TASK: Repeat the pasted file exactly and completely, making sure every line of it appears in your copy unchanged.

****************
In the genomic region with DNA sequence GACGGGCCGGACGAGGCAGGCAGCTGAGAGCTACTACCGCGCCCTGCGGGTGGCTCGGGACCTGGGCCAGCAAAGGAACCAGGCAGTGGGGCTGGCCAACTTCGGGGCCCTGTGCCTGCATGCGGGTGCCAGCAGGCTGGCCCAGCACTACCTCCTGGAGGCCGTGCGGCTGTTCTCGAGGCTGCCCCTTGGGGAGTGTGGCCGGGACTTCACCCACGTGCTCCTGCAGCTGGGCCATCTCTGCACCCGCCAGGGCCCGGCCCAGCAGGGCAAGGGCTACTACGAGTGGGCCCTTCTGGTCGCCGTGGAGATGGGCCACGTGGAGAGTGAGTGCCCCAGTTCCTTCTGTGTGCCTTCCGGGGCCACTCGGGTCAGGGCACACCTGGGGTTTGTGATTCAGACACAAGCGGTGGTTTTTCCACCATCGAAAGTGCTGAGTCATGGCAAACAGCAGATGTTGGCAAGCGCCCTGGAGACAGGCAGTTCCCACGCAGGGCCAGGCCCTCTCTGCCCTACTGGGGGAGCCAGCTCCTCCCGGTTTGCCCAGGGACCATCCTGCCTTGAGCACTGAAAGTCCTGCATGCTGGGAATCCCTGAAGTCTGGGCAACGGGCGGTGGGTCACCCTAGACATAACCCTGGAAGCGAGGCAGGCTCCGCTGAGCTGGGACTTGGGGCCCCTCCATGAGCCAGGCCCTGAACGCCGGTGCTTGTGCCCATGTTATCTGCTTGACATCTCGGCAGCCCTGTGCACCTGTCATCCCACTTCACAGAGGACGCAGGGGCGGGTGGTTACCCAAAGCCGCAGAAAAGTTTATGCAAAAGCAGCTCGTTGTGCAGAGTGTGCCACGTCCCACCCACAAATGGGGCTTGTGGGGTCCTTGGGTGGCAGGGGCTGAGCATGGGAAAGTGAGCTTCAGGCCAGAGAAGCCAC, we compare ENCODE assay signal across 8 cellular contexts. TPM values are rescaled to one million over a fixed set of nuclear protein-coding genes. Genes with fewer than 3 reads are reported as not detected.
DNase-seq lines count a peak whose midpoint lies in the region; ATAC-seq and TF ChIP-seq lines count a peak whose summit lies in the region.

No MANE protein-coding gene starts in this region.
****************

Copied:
In the genomic region with DNA sequence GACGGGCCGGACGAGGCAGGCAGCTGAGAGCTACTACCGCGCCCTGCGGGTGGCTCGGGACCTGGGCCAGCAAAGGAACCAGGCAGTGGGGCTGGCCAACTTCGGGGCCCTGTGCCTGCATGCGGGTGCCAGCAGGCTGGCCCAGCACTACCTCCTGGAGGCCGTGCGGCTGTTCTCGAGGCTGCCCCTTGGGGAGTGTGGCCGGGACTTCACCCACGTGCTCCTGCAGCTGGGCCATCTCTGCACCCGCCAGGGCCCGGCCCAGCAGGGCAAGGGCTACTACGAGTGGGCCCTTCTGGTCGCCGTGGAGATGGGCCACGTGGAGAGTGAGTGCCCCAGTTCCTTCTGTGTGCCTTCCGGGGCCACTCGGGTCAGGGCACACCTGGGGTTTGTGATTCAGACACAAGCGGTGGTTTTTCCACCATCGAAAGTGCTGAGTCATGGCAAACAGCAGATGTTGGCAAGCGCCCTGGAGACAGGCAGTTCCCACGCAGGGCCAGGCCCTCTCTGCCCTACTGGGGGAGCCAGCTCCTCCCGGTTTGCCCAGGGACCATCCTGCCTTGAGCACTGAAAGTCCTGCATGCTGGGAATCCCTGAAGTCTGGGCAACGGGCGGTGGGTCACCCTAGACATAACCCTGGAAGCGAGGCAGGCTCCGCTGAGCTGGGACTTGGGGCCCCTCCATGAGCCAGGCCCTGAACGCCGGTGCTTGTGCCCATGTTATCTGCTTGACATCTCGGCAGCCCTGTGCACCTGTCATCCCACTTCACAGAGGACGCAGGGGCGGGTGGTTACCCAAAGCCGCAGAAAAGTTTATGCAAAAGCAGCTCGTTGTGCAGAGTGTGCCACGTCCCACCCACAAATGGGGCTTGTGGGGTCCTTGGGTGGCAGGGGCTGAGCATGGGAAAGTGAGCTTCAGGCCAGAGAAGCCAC, we compare ENCODE assay signal across 8 cellular contexts. TPM values are rescaled to one million over a fixed set of nuclear protein-coding genes. Genes with fewer than 3 reads are reported as not detected.
DNase-seq lines count a peak whose midpoint lies in the region; ATAC-seq and TF ChIP-seq lines count a peak whose summit lies in the region.

No MANE protein-coding gene starts in this region.